• It's this mythical subset that worries me. I can't imagine why anyone would think that strong has to include defensive values or be based entirely on points.
    We now have to assume that everyone thinks this.

  • @Alan16248 said:
    It's this mythical subset that worries me. I can't imagine why anyone would think that strong has to include defensive values or be based entirely on points.
    We now have to assume that everyone thinks this.

    I am fortunate enough not to play in clubs where the apparently prevalent desire to open pre-emptive hands with an artificial 2!c is common. But at the clubs where I play a significant proportion of players frequently do not ask all the questions that I think it would be in their interests to ask.

    In those clubs therefore, the subset is not mythical, but comprises a substantial minority of the players.

    In the same clubs the assumption is that a 2!c bid described, for example, as "Benjy" is going to deliver a hand which:
    (a) is not strong enough for a game force;
    (b) is not suitable for a pre-empt of any sort; and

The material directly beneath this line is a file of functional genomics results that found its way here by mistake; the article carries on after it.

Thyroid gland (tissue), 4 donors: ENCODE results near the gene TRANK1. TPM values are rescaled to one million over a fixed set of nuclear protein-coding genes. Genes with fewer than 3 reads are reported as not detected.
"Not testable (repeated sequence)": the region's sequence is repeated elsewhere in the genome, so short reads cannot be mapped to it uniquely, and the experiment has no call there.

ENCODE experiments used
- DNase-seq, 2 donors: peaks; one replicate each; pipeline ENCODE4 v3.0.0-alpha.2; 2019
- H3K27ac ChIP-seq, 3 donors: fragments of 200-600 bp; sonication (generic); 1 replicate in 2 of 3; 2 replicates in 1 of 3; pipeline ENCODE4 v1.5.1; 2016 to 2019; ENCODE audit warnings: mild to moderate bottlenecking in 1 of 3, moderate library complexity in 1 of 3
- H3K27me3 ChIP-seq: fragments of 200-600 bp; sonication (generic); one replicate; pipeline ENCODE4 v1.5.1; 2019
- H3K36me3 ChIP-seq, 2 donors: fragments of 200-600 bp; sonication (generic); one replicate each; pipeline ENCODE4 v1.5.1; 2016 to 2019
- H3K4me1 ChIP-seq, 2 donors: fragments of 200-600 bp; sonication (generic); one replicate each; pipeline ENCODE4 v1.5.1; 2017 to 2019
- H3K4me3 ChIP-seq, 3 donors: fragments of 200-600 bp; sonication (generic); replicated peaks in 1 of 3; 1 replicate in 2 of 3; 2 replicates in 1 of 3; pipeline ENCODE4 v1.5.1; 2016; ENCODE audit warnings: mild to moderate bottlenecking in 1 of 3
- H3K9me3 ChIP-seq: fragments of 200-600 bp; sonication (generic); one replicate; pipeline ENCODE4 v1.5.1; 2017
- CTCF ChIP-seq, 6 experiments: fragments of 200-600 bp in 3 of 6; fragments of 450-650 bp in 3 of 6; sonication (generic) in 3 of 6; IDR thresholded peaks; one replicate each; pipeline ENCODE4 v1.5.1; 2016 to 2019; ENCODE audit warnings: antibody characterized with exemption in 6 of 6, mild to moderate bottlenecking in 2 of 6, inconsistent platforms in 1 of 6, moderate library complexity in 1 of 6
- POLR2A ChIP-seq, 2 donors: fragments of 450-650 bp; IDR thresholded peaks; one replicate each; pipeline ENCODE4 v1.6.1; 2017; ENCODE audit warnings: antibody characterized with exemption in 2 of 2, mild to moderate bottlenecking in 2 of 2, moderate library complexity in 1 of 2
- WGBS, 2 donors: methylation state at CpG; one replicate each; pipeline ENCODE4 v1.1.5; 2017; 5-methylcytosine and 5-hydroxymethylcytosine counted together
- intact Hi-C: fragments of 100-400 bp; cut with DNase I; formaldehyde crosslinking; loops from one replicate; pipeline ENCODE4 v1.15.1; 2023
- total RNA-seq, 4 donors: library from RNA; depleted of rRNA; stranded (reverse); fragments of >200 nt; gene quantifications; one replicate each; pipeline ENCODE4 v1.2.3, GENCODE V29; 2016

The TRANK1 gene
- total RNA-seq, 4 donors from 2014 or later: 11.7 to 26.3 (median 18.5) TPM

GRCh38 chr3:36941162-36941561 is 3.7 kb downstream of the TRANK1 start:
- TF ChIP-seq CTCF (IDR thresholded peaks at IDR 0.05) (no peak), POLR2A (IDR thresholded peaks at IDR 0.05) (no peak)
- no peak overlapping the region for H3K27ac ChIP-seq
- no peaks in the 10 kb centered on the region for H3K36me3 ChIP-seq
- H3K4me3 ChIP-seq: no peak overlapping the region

(c) is considered "too strong" for an opening bid of one - there may be a chance for game opposite a hand which would pass a one bid.
    Of course such an opening may not be based entirely on points, but the expectation of most of the players, based on what they and/or most opponents actually hold when they make such a bid, is that there will be quite a lot of high card points, including defensive values outside the main suit.

    Of course expectations elsewhere may differ. Of course there may well be clubs, possibly lots of them, where this issue isn't a problem. But please accept that there are clubs where it would be.

  • Martin: "how is the multi 2D allowed as this is a mix of weak and strong possibilities"

    None of the non-strong possibilities is allowed to show diamonds.
  • I have never totally understood the various versions of Benji so if anyone uses this word to explain a bid I ask what it means.
    In my system, apart from NT distribution, 'too strong to open at the one level' is synonymous with 'game forcing.'

  • @Abbeybear said:

    @00011326johnR said:
    I am dealt 9 Hearts the AKJ10 , 2 small singletons and a small double ton .
    Am I permitted to open 2C showing 23+ points or 8+ tricks in a suit ?

    Why on earth would you want to (as distinct from opening 4!h - or 4!c if you play SA Texas) except to hope that it would deter the opponents from coming in? That is fine, so far as it goes, if you are absolutely punctilious about full disclosure.